After college she worked as a business manager, and was also a competitive rower. In 1995 she was the bow rower of the first female crew to complete the 220 km Friesland Rowing Marathon. An accident shattering her upper right arm ended her rowing career.
In 1997 she gained a PhD in Dutch Literature. She also wrote several novels but was unable to get them published.
In 2000 after depression and considering suicide, she quit her job and went to live in Dharamsala, India with the Tibetans in exile. She became a Buddhist and took the name of Pantau (=to be helpful in Tibetan, and a small peach in Mandarin). In 2002 she took her Bodhisattva vows as a layperson.
She edited Lobsang Yonten’s The Fire of Hell: My Life under Chinese Rule, and became involved in the Tibetan struggle. She published the book book Pantau in India, about living with the Tibetan refugees. After several phoned death threats, she was beaten by two thugs who knocked her unconscious and threw her off a remote mountain road. However she was found by monks who took her to the Tibetan hospital in Dharamsala. It took a year for her wounds to heal.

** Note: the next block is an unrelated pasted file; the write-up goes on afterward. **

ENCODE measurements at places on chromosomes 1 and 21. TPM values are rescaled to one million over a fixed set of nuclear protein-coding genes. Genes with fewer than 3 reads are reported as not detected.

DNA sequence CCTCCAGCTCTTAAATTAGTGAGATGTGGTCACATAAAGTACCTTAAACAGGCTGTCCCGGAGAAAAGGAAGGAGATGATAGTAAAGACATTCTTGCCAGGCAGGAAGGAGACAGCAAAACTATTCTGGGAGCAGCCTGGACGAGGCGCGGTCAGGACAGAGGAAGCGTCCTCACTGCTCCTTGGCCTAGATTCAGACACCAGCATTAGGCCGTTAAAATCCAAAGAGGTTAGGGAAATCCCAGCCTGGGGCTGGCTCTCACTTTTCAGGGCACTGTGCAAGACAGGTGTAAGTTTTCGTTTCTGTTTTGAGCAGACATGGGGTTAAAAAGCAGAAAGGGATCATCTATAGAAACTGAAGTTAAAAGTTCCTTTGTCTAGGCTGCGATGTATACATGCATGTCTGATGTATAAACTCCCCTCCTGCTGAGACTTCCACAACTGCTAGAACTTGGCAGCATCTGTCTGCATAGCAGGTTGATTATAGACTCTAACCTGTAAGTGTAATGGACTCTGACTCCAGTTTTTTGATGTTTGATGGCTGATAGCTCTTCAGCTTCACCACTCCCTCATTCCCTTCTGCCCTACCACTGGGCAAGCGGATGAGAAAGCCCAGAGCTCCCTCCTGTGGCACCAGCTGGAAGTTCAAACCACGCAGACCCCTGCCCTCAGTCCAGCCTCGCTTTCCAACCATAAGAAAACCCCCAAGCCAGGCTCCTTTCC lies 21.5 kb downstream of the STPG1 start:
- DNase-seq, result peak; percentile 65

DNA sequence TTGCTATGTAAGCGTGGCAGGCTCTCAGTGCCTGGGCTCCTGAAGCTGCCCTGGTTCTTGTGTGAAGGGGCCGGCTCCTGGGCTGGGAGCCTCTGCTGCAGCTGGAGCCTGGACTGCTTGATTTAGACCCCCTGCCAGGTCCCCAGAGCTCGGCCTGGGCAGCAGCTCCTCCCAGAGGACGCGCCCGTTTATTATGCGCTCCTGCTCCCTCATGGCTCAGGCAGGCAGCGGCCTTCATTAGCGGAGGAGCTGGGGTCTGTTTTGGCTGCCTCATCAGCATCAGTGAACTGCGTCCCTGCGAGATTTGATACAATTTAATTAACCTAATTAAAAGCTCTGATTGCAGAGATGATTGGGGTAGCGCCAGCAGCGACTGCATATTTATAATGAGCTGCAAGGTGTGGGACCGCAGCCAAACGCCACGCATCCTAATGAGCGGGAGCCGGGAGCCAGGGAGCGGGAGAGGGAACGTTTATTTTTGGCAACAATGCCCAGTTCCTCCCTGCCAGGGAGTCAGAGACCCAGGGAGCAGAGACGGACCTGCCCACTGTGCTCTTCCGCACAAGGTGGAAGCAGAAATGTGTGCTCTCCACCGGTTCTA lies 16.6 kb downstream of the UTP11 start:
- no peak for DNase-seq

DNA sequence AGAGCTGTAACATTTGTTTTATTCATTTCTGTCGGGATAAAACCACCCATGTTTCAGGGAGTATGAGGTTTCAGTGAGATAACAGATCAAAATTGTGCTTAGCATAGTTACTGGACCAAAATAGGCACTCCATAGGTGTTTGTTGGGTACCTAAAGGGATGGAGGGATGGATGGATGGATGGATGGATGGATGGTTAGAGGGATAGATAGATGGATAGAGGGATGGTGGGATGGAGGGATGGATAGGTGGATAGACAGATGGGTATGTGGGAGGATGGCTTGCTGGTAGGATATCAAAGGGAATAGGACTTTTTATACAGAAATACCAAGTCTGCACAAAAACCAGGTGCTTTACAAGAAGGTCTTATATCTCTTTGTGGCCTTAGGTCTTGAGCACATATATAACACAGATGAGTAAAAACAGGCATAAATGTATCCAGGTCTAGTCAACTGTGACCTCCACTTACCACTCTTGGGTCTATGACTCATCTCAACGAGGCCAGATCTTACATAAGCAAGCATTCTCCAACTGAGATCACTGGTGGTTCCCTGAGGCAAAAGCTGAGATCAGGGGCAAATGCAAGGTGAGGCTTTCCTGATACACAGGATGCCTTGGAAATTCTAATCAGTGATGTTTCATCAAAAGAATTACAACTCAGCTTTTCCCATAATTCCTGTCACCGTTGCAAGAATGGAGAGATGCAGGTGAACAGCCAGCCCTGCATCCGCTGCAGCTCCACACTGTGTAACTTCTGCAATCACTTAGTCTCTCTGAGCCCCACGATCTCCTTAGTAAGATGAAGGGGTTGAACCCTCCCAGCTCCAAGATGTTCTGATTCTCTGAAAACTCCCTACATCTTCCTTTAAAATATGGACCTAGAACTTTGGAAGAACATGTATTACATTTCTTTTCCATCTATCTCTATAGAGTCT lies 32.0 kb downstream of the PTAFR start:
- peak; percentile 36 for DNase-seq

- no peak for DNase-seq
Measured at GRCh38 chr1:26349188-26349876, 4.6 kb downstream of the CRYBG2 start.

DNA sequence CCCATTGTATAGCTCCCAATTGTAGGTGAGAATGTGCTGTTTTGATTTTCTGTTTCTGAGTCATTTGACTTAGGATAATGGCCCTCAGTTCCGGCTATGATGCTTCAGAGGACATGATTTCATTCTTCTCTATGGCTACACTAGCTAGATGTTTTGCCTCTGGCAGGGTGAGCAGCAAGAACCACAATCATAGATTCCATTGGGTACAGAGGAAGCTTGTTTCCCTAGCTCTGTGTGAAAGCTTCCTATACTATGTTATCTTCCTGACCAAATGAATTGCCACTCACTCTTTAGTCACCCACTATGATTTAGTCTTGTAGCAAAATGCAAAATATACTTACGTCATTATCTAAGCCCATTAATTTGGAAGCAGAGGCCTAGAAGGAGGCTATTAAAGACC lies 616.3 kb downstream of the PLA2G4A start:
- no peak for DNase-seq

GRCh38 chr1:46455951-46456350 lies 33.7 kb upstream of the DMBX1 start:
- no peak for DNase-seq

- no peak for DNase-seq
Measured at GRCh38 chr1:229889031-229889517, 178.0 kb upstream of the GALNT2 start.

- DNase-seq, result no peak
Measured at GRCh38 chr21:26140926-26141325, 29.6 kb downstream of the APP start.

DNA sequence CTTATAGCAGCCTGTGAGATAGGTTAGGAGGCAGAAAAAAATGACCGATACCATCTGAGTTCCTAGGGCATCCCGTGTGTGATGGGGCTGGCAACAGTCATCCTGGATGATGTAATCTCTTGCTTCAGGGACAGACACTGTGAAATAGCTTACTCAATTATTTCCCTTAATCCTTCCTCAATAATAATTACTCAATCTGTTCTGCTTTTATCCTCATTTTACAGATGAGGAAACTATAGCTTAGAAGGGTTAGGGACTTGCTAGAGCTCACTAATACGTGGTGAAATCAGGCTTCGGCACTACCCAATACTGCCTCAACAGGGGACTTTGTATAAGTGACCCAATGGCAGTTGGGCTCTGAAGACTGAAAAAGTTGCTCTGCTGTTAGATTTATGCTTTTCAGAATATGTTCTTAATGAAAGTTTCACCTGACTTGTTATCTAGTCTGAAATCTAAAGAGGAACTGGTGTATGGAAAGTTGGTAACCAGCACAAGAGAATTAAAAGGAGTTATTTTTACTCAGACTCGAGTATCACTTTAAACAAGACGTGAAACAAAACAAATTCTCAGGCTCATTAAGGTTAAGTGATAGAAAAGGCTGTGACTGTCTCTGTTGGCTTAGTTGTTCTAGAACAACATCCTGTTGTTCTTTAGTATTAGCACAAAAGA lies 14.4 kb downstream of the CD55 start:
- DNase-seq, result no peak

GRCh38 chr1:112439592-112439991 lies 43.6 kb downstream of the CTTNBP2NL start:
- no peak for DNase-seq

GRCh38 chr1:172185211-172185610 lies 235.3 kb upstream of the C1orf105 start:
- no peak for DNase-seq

She then hid in a Tibetan settlement in south India. After seven years in India, she resettled in Thailand. She decided to come out of stealth living, and with the aid of Andrea James, published her autobiography where she talks about her gender change. She currently lives in Bangkok, and is married to a Chinese professor, Chan Hao.
- Veronique Renard. Pantau in India. iUniverse 360 pp 2007.
- Veronique Renard, edited by Andrea James. Pholomolo: No Man No Woman. iUniverse. 386 pp 2007.
- “Veronique Renard”. Wikipedia, the free encyclopedia. en.wikipedia.org/wiki/Veronique_Renard.